Myst III: Exile
One of the best selling PC series debuts on Playstation 2, but is Myst III any good?
If you are used to play games on your PC, it's almost impossible that you haven't come across, at least once, in a game of the Myst series, maybe one of the budget-price copies available in almost any computer shop.
The original Myst, developed by Cyan studios, was released in 1993, a golden period for adventures on PC. Together with its sequel, Riven, and with the more recent Myst III: Exile, the game sold more than nine million copies worldwide - a record that on PC was recently beaten only by The Sims.
Made of a succession of beautiful pre-rendered backgrounds, Myst was a sort of "new age" point and click adventure where the "player" had to solve a series of puzzles - actually, a series of the most difficult puzzles ever seen in a videogame, that eventually became even more complex in Riven.
Myst III: Exile was released on PC a couple of years ago. While Presto Studios took the place of Cyan Studios in the development of the game, the game was based exactly on the same system of the preceding instalments.
While I recognize that it's all always a matter of personal tastes, a question inevitably pops in my mind. Does it really make sense to release a game like Myst III: Exile nowadays? With so many solid adventure games available, featuring also excellent puzzles, is there somebody out there that can still enjoy the lifeless, static experience offered by Exile? A question that becomes even more legitimate when a game like this is ported on a console.
Atrus, the main character of the whole series, is a wise man descending from the ancient D'ni civilization. Atrus has inherited from the D'ni the extraordinary power of creating books, known as Ages, containing worlds that originate from the written thoughts of the author.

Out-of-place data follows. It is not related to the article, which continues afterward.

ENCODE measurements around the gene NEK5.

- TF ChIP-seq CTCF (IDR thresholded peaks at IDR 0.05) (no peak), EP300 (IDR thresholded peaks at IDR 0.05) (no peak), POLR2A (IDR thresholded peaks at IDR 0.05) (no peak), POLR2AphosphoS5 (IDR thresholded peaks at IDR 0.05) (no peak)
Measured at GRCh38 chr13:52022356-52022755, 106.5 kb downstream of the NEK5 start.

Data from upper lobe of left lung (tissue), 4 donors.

In Myst III: Exile, Atrus has created a new book, called Releeshahn, modelled to give him and his daughter a possibility to live in peacefulness. But a mysterious man, Saavedro, steals the book and set on fire James's precious library. Saavedro wants vengeance over Atrus, who he considers responsible for the destruction of his world, Narayan. Atrus' sons, Sirrius and Acheron, destroyed Narayan, and Saavedro thinks that Atrus did nothing to save his dying world.
Your mission is to travel through 5 different Ages in order to find Saavedro and save the Age of Releeshahn.
While it's stupid to divide the players in two categories - PC players and Console players - it's undeniable that a game like Myst III is not what one would expect to find in the line-up of its Playstation 2. And if you love this series, chances are you've already bought a low-price copy of the game for your PC.
Anyhow, also the Playstation 2 version retails at just $19.99, nothing compared to the dreadful $50 you usually have to pay for a new game if you live in North America. Adding to that, the developers were kind enough to add the support for a USB mouse, which you should plug in the front of your Playstation 2.
Just imagine yourself sitting in front of your TV, pointing and clicking with your USB mouse plugged into your console over static pre-rendered backgrounds, where the only sign of life are the occasional FMV showing life-real actors, solving difficult puzzles tied together by a more than weak storyline. If you find all this amusing in some way, than you can think seriously about buying this game. But if you are like me, you should find all this a bit distant from the meaning of the word "amusing".
Don't get me wrong; I recognize the hypnotic power of Myst III. You move through this succession of sincerely beautiful scenarios that are gifted with an unmoving surrealistic atmosphere worth of a De Chirico's painting, and that just like the works of the Italian artist strike a strange anguish into the player's heart. There is art here, and I sincerely think that including Myst III in a museum of contemporary art would make sense.
The point is that even applying the word gameplay to Myst III is difficult. In the game, you move the camera around looking at the 360° pre-rendered backgrounds in first person; then you click on something on the screen, for example a door, and you move to the next room. Puzzles are scattered everywhere, and are the only thing that let us use the word gameplay for Myst III. They are reasonably difficult, but much easier than the ones of the preceding games of the series.
Even the story, engrossing in its premises, can't blend with this type of gameplay, and serves only to give you a slender reason to travel from one world to the other. Brad Dourif - an extraordinary actor who worked in various well-known movies, including One Flew Over the Cuckoo's Nest and the recent Lord Of The Rings - plays magnificently the role of Saavedro in the cut scenes where the villain explains his reasons and gives you hints to continue your voyage.
But unfortunately, that's not enough to save a gaming experience that offers little to no fun at all.